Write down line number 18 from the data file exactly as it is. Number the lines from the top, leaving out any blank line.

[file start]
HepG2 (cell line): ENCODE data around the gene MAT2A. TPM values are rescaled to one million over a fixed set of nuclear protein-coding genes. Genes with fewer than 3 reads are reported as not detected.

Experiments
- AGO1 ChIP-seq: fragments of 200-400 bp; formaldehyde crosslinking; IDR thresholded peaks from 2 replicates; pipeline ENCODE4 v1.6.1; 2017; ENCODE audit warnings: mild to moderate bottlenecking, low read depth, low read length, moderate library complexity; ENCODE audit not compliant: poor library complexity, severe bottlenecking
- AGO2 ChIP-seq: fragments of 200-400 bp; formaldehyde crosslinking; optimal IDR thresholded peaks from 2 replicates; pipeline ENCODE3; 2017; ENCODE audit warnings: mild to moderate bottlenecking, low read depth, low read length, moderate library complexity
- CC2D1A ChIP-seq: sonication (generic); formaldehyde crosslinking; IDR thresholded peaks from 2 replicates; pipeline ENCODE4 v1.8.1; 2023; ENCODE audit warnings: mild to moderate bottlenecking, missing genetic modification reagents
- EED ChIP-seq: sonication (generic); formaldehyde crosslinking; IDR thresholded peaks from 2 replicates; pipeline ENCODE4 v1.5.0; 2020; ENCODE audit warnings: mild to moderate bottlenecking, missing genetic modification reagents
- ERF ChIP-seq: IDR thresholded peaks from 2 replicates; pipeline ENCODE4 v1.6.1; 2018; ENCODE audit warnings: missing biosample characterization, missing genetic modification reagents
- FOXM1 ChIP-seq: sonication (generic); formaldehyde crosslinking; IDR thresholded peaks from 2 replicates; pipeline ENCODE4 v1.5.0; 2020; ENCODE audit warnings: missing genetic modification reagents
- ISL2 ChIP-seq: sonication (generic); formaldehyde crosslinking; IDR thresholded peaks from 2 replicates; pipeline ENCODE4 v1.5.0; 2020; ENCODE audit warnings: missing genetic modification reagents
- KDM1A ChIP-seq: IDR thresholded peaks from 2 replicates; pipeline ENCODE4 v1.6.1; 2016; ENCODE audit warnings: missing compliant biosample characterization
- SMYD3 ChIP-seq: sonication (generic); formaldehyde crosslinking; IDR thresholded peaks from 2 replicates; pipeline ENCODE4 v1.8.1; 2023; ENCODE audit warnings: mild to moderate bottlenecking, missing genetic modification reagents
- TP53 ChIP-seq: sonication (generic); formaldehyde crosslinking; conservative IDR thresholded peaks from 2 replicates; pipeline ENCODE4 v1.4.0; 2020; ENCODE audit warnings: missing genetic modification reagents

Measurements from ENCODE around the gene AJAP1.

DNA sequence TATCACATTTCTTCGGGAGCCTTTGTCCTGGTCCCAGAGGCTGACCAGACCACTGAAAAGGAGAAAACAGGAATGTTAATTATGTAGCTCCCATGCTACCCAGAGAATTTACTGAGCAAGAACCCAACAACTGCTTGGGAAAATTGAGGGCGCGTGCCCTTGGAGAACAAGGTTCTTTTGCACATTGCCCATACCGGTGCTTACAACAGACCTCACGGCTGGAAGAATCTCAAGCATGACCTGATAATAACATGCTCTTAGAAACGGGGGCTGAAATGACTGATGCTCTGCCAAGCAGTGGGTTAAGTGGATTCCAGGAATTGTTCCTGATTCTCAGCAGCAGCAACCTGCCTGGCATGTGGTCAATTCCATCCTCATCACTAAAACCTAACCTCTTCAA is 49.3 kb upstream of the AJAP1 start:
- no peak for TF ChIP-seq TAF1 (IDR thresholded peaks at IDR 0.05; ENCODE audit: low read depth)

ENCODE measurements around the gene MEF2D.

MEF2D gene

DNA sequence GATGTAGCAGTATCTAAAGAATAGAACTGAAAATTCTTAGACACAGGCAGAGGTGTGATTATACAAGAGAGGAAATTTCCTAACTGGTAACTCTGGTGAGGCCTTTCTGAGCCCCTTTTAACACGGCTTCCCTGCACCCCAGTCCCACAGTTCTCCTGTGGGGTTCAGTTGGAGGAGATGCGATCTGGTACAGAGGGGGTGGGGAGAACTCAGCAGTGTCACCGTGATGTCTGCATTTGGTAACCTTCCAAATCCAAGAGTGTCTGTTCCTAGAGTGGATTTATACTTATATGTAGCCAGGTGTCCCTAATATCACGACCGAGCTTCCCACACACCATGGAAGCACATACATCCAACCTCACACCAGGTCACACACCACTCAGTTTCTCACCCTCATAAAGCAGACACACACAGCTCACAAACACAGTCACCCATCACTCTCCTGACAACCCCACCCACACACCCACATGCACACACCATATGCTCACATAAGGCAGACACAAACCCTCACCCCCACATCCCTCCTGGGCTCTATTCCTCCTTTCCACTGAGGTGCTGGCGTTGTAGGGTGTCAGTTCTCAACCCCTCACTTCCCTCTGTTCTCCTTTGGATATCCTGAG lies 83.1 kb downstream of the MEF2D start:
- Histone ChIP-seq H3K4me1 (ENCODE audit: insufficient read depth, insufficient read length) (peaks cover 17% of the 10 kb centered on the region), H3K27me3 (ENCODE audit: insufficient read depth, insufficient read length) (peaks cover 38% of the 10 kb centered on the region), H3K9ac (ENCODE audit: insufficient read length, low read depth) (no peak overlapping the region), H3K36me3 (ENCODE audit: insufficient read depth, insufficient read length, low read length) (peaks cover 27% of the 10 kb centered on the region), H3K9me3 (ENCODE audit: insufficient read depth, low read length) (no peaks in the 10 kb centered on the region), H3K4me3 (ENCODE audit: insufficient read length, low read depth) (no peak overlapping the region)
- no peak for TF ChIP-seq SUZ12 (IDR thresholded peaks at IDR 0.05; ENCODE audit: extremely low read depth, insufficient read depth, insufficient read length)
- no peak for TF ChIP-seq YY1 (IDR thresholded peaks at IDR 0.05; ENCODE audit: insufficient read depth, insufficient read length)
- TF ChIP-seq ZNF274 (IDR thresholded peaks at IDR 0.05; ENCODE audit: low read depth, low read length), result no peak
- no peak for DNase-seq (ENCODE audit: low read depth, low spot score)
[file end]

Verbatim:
DNA sequence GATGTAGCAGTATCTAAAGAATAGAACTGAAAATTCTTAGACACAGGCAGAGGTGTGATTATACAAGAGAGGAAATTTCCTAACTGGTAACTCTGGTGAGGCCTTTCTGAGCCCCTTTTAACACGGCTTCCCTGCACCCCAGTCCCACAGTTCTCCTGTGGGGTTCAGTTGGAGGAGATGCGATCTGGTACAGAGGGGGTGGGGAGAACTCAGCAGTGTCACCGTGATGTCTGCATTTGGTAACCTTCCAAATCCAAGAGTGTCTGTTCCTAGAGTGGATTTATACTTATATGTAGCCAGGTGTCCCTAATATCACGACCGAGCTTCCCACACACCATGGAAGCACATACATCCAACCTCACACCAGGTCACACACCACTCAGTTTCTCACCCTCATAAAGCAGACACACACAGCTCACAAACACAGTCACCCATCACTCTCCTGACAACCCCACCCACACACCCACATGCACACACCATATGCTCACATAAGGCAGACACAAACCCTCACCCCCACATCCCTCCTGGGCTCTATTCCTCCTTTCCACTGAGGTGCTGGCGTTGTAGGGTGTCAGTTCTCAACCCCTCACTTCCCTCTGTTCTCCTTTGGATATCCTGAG lies 83.1 kb downstream of the MEF2D start: